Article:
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Ultimate guide to successful Facebook promotion

Ultimate guide to successful Facebook promotion

When a lot of people think about Facebook these days it’s often fake news, Russian meddling and painfully awkward congressional hearings that spring to mind. But for marketers, Facebook remains the place to promote their content.

Facebook offers a bigger potential reach and the best range of ad products among social media sites. But how do you leverage all that to drive relevant users towards your marketing goals? You can start by reading this blog post – our ultimate guide to facebook promotion. Here’s what we’ll cover:

  1. Why should you spend your marketing dollars with Facebook rather than, say, Google Ads? We’ll give you 5 good reasons.
  2. What do you want to achieve with your Facebook promotion? We’ll run through how different ad products support different stages of the sales and marketing funnel.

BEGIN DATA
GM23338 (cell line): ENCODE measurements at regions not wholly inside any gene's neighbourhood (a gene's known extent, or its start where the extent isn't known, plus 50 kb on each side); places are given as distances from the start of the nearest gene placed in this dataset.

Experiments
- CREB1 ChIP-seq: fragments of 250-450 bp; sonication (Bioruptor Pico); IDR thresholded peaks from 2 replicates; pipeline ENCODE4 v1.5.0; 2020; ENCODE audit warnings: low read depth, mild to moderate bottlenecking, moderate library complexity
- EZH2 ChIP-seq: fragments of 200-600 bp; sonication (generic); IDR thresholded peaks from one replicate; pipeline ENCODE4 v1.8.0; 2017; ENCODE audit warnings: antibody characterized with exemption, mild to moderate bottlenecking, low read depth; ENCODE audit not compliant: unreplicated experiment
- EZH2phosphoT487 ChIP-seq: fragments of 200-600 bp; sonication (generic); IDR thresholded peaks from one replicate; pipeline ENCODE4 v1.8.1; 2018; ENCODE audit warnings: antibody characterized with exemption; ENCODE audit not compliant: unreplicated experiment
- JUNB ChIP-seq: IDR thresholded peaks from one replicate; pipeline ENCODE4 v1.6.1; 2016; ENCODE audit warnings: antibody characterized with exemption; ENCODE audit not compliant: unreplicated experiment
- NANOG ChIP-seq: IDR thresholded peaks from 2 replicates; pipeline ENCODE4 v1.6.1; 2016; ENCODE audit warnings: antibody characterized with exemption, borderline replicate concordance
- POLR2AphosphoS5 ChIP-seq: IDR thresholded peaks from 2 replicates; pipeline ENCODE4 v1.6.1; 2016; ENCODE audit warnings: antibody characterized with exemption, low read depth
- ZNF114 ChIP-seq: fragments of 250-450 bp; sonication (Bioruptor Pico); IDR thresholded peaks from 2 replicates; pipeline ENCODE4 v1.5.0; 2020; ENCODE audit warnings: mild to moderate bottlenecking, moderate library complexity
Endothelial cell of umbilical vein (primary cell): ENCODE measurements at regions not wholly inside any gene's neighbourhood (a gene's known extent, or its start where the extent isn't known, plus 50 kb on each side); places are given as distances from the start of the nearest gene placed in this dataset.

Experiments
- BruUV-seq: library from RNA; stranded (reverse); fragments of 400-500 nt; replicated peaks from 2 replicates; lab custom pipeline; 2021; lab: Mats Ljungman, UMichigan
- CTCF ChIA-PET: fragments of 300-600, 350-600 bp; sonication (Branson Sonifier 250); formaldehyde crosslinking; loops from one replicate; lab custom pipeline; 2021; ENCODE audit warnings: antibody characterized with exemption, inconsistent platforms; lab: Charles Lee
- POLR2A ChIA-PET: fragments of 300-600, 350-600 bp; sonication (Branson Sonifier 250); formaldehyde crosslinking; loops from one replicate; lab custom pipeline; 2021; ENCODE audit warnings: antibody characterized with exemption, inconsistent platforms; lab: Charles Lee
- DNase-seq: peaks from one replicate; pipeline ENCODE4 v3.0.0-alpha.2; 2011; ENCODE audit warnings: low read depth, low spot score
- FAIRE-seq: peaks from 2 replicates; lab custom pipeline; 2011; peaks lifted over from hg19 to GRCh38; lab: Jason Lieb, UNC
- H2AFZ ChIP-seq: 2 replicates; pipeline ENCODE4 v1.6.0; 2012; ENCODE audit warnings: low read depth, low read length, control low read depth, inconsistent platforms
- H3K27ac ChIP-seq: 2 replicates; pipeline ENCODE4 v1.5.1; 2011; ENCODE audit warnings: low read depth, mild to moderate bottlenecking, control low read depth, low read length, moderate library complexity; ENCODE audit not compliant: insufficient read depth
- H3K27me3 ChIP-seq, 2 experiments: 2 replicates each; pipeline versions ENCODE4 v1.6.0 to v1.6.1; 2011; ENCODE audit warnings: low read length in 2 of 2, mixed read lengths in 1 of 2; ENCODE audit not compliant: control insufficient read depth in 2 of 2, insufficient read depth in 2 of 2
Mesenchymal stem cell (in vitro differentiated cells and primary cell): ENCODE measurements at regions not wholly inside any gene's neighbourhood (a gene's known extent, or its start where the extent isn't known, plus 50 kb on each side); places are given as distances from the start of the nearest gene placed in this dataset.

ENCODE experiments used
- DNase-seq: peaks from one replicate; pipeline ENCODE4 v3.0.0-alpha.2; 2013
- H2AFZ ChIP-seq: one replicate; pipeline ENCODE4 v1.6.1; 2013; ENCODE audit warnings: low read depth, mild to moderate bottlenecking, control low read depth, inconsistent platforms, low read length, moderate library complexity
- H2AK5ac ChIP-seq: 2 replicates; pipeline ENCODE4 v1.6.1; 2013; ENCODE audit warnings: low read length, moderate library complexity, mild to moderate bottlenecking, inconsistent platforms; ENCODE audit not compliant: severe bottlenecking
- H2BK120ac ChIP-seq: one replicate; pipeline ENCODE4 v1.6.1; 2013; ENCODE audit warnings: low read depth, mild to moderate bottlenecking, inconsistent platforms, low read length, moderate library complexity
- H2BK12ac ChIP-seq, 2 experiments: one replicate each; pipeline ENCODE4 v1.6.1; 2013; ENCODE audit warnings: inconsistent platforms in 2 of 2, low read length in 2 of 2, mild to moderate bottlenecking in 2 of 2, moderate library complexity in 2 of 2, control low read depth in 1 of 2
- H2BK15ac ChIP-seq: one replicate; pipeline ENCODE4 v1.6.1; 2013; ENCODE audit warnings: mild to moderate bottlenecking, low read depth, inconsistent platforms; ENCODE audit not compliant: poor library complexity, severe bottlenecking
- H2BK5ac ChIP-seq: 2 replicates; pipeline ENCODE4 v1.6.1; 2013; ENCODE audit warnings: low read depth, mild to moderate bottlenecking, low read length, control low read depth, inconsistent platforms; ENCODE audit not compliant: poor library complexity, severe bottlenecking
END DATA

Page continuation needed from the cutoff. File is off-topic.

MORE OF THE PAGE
3. Once your Facebook promotion is running, how do you give it the best chance of succeeding? We’ll give you our 5 pro tips for optimising your Facebook ad campaigns.

5 reasons to promote your content on Facebook

There is no shortage of competition when it comes to allocating your marketing budget. One of the biggest challenges marketers face these days is deciding what to do first. What content should they create? How do they go about promoting it?

We believe Facebook can play a role in almost any content promotion plan. Even if you don’t immediately associate your brand with Facebook, chances are the audience you’re targeting use it or one of the brands it’s gobbled up.

Here are our top 5 reasons for making Facebook promotion part of your digital marketing strategy:

1. Unrivaled potential reach

Facebook has more than 2 billion monthly active users, according to its own figures. That offers marketers a much bigger potential reach for their ads than rival social media sites. Twitter, for example, has around 330 million monthly active users.

2. Decision makers use it

It’s not just cat video enthusiasts and Russian spies that use Facebook. Its increasingly sophisticated ad products, business pages and the launch of internal comms platform, Workplace, means Facebook is also a place to find decision makers. According to HubSpot’s State of Inbound 2017, 80 per cent of c-level execs use Facebook for professional purposes.